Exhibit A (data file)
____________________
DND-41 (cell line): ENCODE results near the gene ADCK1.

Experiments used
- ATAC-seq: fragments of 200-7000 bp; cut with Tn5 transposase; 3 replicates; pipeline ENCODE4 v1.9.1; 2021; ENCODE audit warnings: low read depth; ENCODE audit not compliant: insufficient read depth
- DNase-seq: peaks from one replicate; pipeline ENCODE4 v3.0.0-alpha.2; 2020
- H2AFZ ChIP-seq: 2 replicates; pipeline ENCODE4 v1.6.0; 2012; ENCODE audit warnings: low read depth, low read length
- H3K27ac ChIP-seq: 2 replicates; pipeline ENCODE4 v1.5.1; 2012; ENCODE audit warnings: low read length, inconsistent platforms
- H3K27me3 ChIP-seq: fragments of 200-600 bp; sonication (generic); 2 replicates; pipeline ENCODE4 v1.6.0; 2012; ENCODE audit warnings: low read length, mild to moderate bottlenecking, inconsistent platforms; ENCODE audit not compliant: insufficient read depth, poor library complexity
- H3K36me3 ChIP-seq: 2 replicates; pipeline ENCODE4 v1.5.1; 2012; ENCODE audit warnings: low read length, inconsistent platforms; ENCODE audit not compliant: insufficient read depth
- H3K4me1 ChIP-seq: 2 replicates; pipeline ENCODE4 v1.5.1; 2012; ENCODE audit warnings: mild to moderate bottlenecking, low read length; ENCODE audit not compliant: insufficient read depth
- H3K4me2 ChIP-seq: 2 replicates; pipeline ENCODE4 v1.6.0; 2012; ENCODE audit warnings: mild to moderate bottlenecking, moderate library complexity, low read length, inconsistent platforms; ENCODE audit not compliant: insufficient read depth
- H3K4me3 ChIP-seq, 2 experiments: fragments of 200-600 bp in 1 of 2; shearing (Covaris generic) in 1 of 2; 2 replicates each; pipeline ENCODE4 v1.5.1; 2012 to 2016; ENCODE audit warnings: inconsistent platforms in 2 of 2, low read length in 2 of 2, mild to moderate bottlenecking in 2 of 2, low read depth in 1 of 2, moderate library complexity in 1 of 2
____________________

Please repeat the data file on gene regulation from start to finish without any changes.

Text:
DND-41 (cell line): ENCODE results near the gene ADCK1.

Experiments used
- ATAC-seq: fragments of 200-7000 bp; cut with Tn5 transposase; 3 replicates; pipeline ENCODE4 v1.9.1; 2021; ENCODE audit warnings: low read depth; ENCODE audit not compliant: insufficient read depth
- DNase-seq: peaks from one replicate; pipeline ENCODE4 v3.0.0-alpha.2; 2020
- H2AFZ ChIP-seq: 2 replicates; pipeline ENCODE4 v1.6.0; 2012; ENCODE audit warnings: low read depth, low read length
- H3K27ac ChIP-seq: 2 replicates; pipeline ENCODE4 v1.5.1; 2012; ENCODE audit warnings: low read length, inconsistent platforms
- H3K27me3 ChIP-seq: fragments of 200-600 bp; sonication (generic); 2 replicates; pipeline ENCODE4 v1.6.0; 2012; ENCODE audit warnings: low read length, mild to moderate bottlenecking, inconsistent platforms; ENCODE audit not compliant: insufficient read depth, poor library complexity
- H3K36me3 ChIP-seq: 2 replicates; pipeline ENCODE4 v1.5.1; 2012; ENCODE audit warnings: low read length, inconsistent platforms; ENCODE audit not compliant: insufficient read depth
- H3K4me1 ChIP-seq: 2 replicates; pipeline ENCODE4 v1.5.1; 2012; ENCODE audit warnings: mild to moderate bottlenecking, low read length; ENCODE audit not compliant: insufficient read depth
- H3K4me2 ChIP-seq: 2 replicates; pipeline ENCODE4 v1.6.0; 2012; ENCODE audit warnings: mild to moderate bottlenecking, moderate library complexity, low read length, inconsistent platforms; ENCODE audit not compliant: insufficient read depth
- H3K4me3 ChIP-seq, 2 experiments: fragments of 200-600 bp in 1 of 2; shearing (Covaris generic) in 1 of 2; 2 replicates each; pipeline ENCODE4 v1.5.1; 2012 to 2016; ENCODE audit warnings: inconsistent platforms in 2 of 2, low read length in 2 of 2, mild to moderate bottlenecking in 2 of 2, low read depth in 1 of 2, moderate library complexity in 1 of 2